Hey you all just wanted to tell you my progress on IndigAThon. I’m really enjoying it and it is the readathon I’m most focused on. I’ve mostly read all the prompts save for Land Acknowledgement and Group Book, and a poetry book which I might have to wait till next month to buy because none of my libraries have it. Any way I wanted to show you how my progress is going.
Indigenous Joy “Powwow Day”
I got a chance to have an eArc of Powwow Day.
River wants so badly to dance at powwow day as she does every year. In this uplifting and contemporary picture book perfect for beginning readers, follow River’s progress from feeling isolated after an illness to learning the healing power of community.
Additional information explains the history and functions of powwows, which are commonplace across the United States and Canada and are open to both Native Americans and non-Native visitors. Author Traci Sorell is a member of the Cherokee Nation, and illustrator Madelyn Goodnight is a member of the Chickasaw Nation.
Host Recommendation “In the Footsteps of Crazy Horse”
I’m currently making progress on this one I think I’m about 50% done and expect to finish it today.
Jimmy McClean is a Lakota boy, though you wouldn’t guess it by his name. His mother is Lakota, and his father is half white and half Lakota. Over summer break, Jimmy embarks on a journey with his grandfather, Nyles High Eagle. While on the road, his grandfather tells him the story of Crazy Horse, one of the most important figures in Lakota, and American, history.
Expertly intertwining fiction and nonfiction, celebrated Brulé Lakota author Joseph Marshall III chronicles the many heroic deeds of Crazy Horse, especially his taking up arms against the U.S. government. He fiercely fought against encroachments on the territories and way of life of the Lakota people, including leading a war party to victory at the Battle of the Greasy Grass (the Battle of the Little Bighorn) and playing a major and dangerous role as decoy at the Battle of the Hundred in the Hands (the Fetterman Battle). With Sitting Bull, Crazy Horse was the last of the Lakota to surrender his people to the U.S. Army. Through his grandfather’s tales about the famous warrior, Jimmy learns about his Lakota heritage and, ultimately, himself.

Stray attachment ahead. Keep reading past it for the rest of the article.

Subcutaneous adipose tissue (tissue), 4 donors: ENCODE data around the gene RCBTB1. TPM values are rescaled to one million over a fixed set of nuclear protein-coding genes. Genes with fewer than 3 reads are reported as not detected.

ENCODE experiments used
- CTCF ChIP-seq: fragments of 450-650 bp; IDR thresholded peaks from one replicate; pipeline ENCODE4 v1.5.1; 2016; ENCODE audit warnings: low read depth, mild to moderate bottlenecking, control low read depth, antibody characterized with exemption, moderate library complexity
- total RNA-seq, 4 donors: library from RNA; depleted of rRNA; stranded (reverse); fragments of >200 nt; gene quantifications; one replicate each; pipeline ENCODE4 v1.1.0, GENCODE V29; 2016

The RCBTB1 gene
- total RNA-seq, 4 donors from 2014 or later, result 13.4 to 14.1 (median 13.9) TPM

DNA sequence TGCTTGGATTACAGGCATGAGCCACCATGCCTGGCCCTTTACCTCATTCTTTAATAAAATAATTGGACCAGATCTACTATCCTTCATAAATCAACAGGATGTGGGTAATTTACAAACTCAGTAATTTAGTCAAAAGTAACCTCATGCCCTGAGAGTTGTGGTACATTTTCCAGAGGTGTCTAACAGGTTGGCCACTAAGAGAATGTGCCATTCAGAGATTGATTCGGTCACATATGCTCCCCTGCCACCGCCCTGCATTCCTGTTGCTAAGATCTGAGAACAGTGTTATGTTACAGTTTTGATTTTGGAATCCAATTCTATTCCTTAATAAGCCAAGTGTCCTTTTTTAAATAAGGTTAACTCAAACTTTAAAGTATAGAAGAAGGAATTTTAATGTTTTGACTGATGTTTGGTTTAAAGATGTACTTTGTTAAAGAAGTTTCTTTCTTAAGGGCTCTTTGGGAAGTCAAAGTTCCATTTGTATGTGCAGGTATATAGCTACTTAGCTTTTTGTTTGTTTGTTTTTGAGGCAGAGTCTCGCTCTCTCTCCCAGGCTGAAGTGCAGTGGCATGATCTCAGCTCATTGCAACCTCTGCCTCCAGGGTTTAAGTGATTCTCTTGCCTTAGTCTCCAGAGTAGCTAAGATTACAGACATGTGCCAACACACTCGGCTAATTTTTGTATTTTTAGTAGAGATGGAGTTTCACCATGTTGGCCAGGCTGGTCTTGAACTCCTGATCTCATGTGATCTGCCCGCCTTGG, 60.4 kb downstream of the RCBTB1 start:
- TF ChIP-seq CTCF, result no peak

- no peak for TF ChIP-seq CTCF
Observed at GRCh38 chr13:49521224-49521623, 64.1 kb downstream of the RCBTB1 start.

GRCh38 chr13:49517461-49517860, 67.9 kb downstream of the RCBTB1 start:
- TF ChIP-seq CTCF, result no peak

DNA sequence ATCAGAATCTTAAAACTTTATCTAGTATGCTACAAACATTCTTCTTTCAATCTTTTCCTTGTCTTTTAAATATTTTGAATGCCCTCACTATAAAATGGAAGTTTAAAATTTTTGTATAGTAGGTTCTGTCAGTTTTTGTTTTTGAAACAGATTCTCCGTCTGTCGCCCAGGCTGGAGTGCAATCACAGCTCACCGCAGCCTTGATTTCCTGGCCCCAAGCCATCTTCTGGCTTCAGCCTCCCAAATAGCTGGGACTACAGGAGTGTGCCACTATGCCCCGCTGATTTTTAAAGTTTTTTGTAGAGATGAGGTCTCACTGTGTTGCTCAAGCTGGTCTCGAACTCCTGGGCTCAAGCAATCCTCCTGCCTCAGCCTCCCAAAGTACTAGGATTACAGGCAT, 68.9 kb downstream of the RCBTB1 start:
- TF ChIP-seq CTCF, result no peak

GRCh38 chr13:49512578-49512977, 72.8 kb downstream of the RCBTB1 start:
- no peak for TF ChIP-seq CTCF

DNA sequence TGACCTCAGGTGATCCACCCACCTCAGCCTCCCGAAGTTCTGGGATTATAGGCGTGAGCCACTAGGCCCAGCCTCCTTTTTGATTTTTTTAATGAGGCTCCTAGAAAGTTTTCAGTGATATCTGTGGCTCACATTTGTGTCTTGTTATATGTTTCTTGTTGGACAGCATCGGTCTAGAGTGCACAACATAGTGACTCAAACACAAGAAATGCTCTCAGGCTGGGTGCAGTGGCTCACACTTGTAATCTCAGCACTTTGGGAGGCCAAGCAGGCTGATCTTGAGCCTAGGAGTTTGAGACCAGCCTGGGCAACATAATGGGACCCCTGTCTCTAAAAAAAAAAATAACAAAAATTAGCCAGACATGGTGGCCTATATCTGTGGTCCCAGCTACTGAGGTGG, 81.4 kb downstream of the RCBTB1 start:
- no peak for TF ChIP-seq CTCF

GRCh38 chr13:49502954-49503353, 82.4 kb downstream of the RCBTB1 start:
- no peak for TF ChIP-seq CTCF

Drawing references and inspiration from the oral stories of the Lakota tradition, Marshall gives readers an insider’s perspective on the life of Tasunke Witko, better known as Crazy Horse.
Amazon: In the Footsteps of Crazy Horse
Non Fiction “We are Still Here”
I learned a lot from this picture book about the history of Native Nations in the United States and Canada. Though it’s written for children I think everyone should read it.
Twelve Native American kids present historical and contemporary laws, policies, struggles, and victories in Native life, each with a powerful refrain: We are still here!
Too often, Native American history is treated as a finished chapter instead of relevant and ongoing. This companion book to the award-winning We Are Grateful: Otsaliheliga offers readers everything they never learned in school about Native American people’s past, present, and future. Precise, lyrical writing presents topics including: forced assimilation (such as boarding schools), land allotment and Native tribal reorganization, termination (the US government not recognizing tribes as nations), Native urban relocation (from reservations), self-determination (tribal self-empowerment), Native civil rights, the Indian Child Welfare Act (ICWA), religious freedom, economic development (including casino development), Native language revival efforts, cultural persistence, and nationhood.
Favorite Color on the Cover “Jo Jo Makoons”
Hello/Boozhoo—meet Jo Jo Makoons! Full of pride, joy, and plenty of humor, this first book in an all-new chapter book series by Dawn Quigley celebrates a spunky young Ojibwe girl who loves who she is.
Jo Jo Makoons Azure is a spirited seven-year-old who moves through the world a little differently than anyone else on her Ojibwe reservation. It always seems like her mom, her kokum (grandma), and her teacher have a lot to learn—about how good Jo Jo is at cleaning up, what makes a good rhyme, and what it means to be friendly.
Even though Jo Jo loves her #1 best friend Mimi (who is a cat), she’s worried that she needs to figure out how to make more friends. Because Fern, her best friend at school, may not want to be friends anymore…as she makes progress throughout the book we get to learn Ojibwe words and see Jo Jo unique personality.
Amazon: Jojo Makoons
Book with an Elder Protagonist
What do Indian shoes look like, anyway? Like beautiful beaded moccasins… or hightops with bright orange shoelaces?
Ray Halfmoon prefers hightops, but he gladly trades them for a nice pair of moccasins for his grampa. After all, it’s Grampa Halfmoon who’s always there to help Ray get in and out of scrapes—like the time they teamed up to pet sit for the whole block during a holiday blizzard!
Award-winning author Cynthia Leitich Smith writes with wit and candor about a boy and his grandfather, sharing all their love, joy, and humor.
In partnership with We Need Diverse Books